As i said in the previous post, Emerich sent me 5 cards from Thailand. He has very beautiful cards from there to offer and it was difficult to chose the cards but i decided to get these 5. These 2 in the post are from Sukhothai, an early kingdom in the area around the city Sukhothai, in north central Thailand. The Kingdom existed from 1238 till 1438. The Historic Town of Sukhothai is a World Heritage Site since 1991.
Photo by Jatuporn Rutnin
Wat Mahathat is the spiritual focus of the city and the king. (The grassy area across the street is the site of the royal palace.) Founded by the first king, the royal temple was given its large central chedi by King Lö Thai in 1345. It was regularly expanded by successive rulers before being abandoned in the 16th century. Picturesquely surrounded by a lotus pond, Wat Mahathat now consists of ten viharns, one bot, eight mondops, one large chedi and 200 small chedis.
The central chedi was built in 1345 to house two relics of the Buddha brought from Sri Lanka by the monk Sisatta. The chedi's lotus-bud shape became the hallmark of Sukhothai architecture, imitated throughout the kingdom. Surrounded by eight smaller spires, it stands on a square platform decorated with stucco reliefs of 111 monks in prayer. The remaining chedis each contain the ashes of a nobleman. The most impressive among the other structures are the ruined viharns, with pillars leading the eye to serene Buddhas seated at the back. - in: http://www.sacred-destinations.com/thailand/old-sukhothai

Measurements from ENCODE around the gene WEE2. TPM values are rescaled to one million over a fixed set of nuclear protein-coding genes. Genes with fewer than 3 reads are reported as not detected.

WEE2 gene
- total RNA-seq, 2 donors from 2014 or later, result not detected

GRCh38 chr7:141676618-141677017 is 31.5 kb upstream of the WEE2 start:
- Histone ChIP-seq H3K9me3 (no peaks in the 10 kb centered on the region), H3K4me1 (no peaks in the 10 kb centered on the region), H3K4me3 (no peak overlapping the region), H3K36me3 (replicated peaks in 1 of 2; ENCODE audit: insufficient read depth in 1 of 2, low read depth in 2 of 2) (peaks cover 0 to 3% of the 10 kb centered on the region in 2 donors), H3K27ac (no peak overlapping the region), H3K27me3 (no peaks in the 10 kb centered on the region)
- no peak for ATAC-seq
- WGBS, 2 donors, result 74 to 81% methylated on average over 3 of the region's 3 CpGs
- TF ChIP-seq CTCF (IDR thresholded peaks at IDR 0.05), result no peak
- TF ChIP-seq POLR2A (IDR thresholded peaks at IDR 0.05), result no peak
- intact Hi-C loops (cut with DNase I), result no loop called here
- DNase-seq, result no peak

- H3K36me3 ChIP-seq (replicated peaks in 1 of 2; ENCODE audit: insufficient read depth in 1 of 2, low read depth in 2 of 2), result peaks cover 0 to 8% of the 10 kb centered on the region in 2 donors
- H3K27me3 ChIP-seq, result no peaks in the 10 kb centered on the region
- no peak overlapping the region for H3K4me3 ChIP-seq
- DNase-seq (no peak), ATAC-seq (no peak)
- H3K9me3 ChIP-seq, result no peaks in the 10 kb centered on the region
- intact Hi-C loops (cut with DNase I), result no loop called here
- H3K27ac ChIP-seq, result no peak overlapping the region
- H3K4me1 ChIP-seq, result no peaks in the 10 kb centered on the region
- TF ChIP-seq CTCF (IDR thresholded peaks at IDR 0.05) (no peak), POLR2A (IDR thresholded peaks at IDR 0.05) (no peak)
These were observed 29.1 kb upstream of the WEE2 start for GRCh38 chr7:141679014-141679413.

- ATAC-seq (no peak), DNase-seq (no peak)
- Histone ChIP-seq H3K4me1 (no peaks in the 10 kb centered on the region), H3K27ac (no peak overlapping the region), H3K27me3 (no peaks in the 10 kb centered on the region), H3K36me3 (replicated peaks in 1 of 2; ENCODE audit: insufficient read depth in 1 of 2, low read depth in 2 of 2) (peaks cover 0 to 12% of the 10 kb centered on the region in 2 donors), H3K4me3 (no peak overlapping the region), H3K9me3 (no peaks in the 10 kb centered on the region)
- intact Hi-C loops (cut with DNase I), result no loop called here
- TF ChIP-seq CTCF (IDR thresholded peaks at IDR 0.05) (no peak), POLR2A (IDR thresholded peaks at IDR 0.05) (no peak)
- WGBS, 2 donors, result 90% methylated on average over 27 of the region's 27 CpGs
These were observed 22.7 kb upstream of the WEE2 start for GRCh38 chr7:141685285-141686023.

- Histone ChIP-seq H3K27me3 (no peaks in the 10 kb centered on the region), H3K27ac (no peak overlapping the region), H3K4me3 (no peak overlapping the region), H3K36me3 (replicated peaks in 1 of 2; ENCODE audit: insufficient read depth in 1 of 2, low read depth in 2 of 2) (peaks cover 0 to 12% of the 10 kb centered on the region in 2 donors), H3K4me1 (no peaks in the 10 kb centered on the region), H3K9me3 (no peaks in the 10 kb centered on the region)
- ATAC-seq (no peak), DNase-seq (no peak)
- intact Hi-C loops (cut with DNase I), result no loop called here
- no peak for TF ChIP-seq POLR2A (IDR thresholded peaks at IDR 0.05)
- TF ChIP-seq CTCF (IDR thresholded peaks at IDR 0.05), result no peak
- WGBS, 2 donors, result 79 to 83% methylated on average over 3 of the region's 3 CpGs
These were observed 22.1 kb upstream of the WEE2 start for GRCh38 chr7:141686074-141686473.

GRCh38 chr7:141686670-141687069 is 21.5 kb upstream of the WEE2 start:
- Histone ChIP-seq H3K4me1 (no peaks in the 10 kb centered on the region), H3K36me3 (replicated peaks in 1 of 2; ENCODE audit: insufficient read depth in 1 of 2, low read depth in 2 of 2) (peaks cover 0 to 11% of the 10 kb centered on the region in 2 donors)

With lotus in hands, a monk pays respect to Phra Atchana Buddha Image in Wat Sri Chum. This enormous Buddha image is the largest in Sukhothai. Made of brick and stucco, the seated Buddha measures more than 36 ft (11m) wide and almost 49 ft (15m) high. Draped over one leg is the Buddha's giant right hand, with elegantly tapered fingers and gold nail polish.